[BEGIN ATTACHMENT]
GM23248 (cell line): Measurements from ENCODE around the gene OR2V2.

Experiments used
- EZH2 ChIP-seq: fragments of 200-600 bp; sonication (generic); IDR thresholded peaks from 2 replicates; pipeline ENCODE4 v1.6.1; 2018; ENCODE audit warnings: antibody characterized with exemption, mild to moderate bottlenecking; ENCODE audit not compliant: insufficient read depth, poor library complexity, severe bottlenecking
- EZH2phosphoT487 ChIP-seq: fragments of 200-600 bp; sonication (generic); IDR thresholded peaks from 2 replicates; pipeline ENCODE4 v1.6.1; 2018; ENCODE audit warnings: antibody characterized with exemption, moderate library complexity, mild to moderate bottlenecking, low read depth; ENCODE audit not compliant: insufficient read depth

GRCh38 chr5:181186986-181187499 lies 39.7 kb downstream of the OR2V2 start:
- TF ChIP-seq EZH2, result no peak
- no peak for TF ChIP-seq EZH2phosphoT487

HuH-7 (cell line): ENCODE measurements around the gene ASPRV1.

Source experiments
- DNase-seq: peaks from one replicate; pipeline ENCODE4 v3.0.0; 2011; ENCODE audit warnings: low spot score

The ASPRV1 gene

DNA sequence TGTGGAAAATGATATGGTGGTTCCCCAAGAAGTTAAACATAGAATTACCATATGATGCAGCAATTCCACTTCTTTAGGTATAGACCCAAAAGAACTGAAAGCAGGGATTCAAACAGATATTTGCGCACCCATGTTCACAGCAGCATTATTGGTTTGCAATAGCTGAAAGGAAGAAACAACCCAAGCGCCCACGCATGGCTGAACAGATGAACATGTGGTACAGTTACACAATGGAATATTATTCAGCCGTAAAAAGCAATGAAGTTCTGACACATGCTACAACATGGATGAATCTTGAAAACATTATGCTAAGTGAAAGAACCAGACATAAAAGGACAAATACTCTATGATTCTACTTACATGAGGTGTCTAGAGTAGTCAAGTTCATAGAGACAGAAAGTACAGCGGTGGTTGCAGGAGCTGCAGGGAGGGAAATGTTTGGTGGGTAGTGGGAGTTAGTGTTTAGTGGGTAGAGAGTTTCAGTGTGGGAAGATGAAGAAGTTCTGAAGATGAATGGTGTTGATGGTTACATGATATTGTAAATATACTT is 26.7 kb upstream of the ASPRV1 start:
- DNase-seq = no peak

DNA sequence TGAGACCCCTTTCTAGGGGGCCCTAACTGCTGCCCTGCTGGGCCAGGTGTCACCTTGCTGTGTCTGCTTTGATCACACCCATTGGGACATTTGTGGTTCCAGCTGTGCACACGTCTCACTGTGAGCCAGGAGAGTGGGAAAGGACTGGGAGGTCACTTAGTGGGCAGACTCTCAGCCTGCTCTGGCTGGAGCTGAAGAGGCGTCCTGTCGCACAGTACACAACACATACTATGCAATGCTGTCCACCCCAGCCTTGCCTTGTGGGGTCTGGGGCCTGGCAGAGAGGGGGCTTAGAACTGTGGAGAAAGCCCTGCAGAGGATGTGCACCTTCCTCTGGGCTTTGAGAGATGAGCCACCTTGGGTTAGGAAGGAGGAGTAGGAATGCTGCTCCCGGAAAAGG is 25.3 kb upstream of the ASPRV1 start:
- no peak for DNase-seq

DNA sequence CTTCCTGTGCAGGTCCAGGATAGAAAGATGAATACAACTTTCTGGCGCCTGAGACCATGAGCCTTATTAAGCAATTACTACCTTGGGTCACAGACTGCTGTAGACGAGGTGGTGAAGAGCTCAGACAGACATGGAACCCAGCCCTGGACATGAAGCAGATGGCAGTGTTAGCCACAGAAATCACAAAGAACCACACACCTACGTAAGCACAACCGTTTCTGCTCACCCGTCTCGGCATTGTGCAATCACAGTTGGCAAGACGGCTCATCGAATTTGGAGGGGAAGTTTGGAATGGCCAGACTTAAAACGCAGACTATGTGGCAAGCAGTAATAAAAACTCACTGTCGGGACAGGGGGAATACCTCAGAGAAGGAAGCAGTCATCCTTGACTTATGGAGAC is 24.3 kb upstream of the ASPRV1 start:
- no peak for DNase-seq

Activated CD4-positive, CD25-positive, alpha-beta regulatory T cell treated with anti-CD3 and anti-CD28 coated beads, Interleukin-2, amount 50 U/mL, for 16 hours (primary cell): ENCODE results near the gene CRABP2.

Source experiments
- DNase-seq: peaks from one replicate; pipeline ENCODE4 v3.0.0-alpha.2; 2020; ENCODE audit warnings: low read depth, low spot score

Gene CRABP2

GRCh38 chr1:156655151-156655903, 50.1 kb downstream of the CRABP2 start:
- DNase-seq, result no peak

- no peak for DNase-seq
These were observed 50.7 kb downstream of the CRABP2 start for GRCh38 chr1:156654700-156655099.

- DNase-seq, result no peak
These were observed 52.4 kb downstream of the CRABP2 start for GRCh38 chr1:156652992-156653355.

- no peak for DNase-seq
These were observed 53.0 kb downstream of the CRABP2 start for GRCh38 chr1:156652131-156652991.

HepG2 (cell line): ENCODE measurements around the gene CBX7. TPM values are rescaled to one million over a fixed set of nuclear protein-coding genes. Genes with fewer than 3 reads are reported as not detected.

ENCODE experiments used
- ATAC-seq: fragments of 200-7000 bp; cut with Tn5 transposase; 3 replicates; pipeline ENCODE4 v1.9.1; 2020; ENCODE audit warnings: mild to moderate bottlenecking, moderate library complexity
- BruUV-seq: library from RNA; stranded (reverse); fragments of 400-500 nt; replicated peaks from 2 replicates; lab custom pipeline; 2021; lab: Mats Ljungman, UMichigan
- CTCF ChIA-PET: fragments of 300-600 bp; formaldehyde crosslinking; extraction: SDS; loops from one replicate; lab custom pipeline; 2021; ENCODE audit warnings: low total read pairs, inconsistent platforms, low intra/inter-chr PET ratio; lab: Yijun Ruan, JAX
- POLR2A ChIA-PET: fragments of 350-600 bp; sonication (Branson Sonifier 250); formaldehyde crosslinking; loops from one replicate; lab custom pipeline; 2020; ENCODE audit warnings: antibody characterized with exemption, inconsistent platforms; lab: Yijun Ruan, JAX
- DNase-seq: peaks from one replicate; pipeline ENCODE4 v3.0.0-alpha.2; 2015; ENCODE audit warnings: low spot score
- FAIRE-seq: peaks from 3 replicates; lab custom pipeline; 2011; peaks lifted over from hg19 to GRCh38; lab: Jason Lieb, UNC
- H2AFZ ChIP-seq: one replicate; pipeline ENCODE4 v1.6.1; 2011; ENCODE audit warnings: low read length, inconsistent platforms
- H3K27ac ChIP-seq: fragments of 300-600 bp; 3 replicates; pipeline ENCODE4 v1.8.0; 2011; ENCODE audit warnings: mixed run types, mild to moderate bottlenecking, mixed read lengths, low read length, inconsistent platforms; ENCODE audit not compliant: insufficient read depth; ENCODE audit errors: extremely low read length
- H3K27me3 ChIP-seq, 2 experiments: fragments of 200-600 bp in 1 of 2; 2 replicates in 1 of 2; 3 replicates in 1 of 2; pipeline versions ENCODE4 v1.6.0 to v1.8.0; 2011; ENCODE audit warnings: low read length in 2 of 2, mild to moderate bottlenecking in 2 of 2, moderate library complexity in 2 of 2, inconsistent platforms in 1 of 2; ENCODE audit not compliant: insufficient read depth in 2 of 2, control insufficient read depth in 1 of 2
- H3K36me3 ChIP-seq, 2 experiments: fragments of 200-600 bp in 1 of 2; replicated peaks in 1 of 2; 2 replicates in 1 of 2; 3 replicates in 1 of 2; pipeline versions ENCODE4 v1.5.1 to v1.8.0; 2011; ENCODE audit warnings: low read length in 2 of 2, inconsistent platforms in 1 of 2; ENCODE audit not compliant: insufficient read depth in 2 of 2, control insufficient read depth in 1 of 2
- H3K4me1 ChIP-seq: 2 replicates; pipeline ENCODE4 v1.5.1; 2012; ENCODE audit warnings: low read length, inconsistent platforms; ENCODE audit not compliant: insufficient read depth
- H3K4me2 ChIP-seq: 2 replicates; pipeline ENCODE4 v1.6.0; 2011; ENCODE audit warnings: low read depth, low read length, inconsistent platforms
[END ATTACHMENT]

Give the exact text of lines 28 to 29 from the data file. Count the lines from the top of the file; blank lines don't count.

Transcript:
- no peak for DNase-seq
These were observed 53.0 kb downstream of the CRABP2 start for GRCh38 chr1:156652131-156652991.